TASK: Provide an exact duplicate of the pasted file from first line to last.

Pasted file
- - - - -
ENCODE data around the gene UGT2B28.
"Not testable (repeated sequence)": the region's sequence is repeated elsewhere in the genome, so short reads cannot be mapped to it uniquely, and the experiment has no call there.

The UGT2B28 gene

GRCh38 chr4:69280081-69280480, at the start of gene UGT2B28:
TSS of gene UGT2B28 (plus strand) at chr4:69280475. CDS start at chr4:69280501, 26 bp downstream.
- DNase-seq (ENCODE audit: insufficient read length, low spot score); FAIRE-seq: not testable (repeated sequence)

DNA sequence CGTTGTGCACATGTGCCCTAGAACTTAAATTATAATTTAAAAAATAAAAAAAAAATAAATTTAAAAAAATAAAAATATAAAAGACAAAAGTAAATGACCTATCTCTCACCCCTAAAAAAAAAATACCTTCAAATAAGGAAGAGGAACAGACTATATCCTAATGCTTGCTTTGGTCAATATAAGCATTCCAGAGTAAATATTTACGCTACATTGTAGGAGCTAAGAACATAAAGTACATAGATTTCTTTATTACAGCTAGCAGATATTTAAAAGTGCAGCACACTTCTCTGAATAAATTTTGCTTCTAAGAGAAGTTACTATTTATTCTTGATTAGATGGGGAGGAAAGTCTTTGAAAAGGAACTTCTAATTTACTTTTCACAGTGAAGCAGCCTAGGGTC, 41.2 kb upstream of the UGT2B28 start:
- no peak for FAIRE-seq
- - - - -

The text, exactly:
ENCODE data around the gene UGT2B28.
"Not testable (repeated sequence)": the region's sequence is repeated elsewhere in the genome, so short reads cannot be mapped to it uniquely, and the experiment has no call there.

The UGT2B28 gene

GRCh38 chr4:69280081-69280480, at the start of gene UGT2B28:
TSS of gene UGT2B28 (plus strand) at chr4:69280475. CDS start at chr4:69280501, 26 bp downstream.
- DNase-seq (ENCODE audit: insufficient read length, low spot score); FAIRE-seq: not testable (repeated sequence)

DNA sequence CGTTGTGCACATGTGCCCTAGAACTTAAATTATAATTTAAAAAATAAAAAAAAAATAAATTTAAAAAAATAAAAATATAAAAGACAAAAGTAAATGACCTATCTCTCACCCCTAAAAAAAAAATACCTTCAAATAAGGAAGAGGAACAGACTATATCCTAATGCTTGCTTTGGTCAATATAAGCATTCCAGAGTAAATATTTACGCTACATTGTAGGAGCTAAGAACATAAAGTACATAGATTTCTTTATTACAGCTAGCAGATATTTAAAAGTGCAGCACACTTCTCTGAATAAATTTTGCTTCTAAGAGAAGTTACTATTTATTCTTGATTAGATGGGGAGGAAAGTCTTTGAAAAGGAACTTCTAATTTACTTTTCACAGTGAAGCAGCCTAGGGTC, 41.2 kb upstream of the UGT2B28 start:
- no peak for FAIRE-seq